Prior posts have reviewed the wide variety of "selection factors" than can drive evolution in a species. Now it appears that noise can alter the makeup of an entire ecosystem. Researchers have found that noise can drive away some species and sometimes encourage others, which in turn can influence...

Nanopollutants Harm the Functioning of Arterioles

Prior posts have noted the adverse health impact of nanoparticles, and that they can cross the so-called blood-brain barrier. Now, animal tests suggest that they affect the function of arterioles, the vessels that connect arteries to capillaries (see Wikipedia- Arteriole ). Researchers exposed rats...

Bee Explorers Have a Slightly Different Genetic Makeup than the Rest of the Hive

Researchers have found that honey bees who consistently explore new environments for food have different genetic activity in their brains than their less-adventurous hive mates. In a demonstration how nature often uses the same tools in various settings, though sometimes to yield different mechanisms...

Having the Right Blend of "Personalities" Can Impact the Survival of the Animal Group

It was not that long ago that anyone who suggested that animals had "personalities" was seen as anthropomorphizing. While that criticism is not without some merit, research has shown that it may not be correct in all or most circumstances. Research is showing that it is not just the meal...

DNA Predicts Only a Few Disorders

Prior posts have noted that gene functioning can be modified by a number of processes, such as methylation. Recently animal tests have found that some of these modifications are passed on to off-spring even though no change is made to the gene itself, only to its expression. Prior posts have also noted...

Agricultural Food Exports Use a Lot of Water

When examining the issue of water shortages and water usage, most of the emphasis is on domestic utilization. Rarely is the issue posed in terms of the impact of trade on water usage. However, such an analysis poses an alternative, and interesting, methodology to think about and examine water utilization...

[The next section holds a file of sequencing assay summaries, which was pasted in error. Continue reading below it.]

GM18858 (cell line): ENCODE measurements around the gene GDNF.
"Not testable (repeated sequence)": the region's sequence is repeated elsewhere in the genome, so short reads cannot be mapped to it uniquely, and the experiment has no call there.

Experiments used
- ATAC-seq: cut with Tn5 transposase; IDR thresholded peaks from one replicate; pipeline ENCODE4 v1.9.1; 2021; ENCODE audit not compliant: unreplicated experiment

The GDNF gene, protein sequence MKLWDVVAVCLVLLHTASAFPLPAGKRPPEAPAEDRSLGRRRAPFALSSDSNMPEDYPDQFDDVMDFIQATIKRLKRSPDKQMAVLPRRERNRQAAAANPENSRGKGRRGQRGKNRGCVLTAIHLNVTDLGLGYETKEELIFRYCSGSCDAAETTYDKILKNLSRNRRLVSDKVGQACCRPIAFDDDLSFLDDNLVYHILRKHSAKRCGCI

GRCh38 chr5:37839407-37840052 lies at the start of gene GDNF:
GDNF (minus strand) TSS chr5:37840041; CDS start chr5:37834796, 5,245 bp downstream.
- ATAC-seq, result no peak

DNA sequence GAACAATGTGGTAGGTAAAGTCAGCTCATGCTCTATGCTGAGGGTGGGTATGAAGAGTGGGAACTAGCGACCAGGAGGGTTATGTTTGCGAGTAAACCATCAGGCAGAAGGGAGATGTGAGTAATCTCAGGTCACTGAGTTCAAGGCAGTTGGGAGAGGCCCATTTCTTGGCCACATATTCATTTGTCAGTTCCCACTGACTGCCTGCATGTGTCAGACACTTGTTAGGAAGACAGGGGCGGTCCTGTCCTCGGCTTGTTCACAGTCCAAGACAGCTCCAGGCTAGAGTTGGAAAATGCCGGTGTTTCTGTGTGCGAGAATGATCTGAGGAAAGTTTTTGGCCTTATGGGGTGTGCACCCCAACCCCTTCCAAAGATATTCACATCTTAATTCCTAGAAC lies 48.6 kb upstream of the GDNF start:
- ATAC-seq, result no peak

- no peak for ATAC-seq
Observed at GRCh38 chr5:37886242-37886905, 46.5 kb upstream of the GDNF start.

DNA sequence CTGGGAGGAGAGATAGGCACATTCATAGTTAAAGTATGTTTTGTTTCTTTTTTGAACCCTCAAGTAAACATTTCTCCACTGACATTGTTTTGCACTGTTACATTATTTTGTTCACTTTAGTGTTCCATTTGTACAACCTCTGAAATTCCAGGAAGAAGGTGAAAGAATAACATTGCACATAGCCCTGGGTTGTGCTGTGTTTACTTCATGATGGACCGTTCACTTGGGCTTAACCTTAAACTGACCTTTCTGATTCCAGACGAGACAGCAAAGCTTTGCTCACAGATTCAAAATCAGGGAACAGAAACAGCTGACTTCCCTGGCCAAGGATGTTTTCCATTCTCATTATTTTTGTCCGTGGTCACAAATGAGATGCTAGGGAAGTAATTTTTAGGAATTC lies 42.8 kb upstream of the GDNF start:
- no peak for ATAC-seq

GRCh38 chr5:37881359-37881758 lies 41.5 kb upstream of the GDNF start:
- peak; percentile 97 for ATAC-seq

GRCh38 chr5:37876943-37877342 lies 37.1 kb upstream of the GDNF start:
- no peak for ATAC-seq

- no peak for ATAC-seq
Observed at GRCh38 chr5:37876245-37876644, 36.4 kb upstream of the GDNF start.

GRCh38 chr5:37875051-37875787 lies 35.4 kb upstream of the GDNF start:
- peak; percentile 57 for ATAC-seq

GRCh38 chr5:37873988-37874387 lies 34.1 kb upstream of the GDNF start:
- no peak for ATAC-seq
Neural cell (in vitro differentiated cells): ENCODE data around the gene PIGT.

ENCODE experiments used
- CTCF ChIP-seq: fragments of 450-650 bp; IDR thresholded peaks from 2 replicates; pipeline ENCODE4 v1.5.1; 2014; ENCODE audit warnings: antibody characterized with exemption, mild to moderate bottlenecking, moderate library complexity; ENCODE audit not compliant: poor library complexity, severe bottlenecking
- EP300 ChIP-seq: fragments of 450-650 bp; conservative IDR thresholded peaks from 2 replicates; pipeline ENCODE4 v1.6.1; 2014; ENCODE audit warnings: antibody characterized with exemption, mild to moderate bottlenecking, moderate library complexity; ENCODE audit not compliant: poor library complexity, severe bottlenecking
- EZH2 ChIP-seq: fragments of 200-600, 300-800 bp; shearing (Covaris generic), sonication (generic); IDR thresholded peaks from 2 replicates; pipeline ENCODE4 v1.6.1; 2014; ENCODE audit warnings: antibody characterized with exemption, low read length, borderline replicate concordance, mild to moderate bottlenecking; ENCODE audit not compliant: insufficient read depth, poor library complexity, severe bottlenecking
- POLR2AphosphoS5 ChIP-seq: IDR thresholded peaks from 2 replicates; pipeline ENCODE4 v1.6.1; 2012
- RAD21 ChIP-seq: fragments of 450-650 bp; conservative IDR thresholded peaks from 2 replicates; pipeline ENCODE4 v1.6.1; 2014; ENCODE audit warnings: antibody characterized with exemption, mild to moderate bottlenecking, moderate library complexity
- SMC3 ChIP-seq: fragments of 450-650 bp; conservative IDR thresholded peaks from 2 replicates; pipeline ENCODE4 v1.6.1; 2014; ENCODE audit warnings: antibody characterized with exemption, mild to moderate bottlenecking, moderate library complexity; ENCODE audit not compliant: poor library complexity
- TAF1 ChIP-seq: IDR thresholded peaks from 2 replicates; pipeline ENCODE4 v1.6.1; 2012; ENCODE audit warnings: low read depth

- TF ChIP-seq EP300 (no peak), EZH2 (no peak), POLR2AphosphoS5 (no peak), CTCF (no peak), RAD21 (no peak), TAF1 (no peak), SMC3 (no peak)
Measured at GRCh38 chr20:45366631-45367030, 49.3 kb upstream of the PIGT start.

Photoelectric Cells to Dye For - Solar Power From Indoor Lights

Is it possible to efficiently harness the often dim and indirect light found inside a room (e.g., from incandescent bulbs, fluorescent tubes, compact fluorescent bulbs, and light emitting diodes). The answer would now appear to be "yes." A Walsh firm claims to have taken the efficiency of...

Hunter-Gatherers Built Shelters Long Before the Rise of Farming

It was not that many years ago that the accepted wisdom was that villages, even small ones, were preceded by farming of some sort, if only learning to exploit wild grains. Prior posts have noted the growing evidence that this wisdom is inaccurate. Now, the evidence has grown significantly. Researchers...

Unique Marine Ecosystems Indicate How Ocean Acidification Will Affect Sea Life

A number of adverse environmental impacts are projected to occur from global warming. Although several atmospherically located substances will drive temperature increases, significant levels of CO2 may acidify the oceans. Ocean acidification is the name given to the ongoing decrease in the pH (see Wikipedia...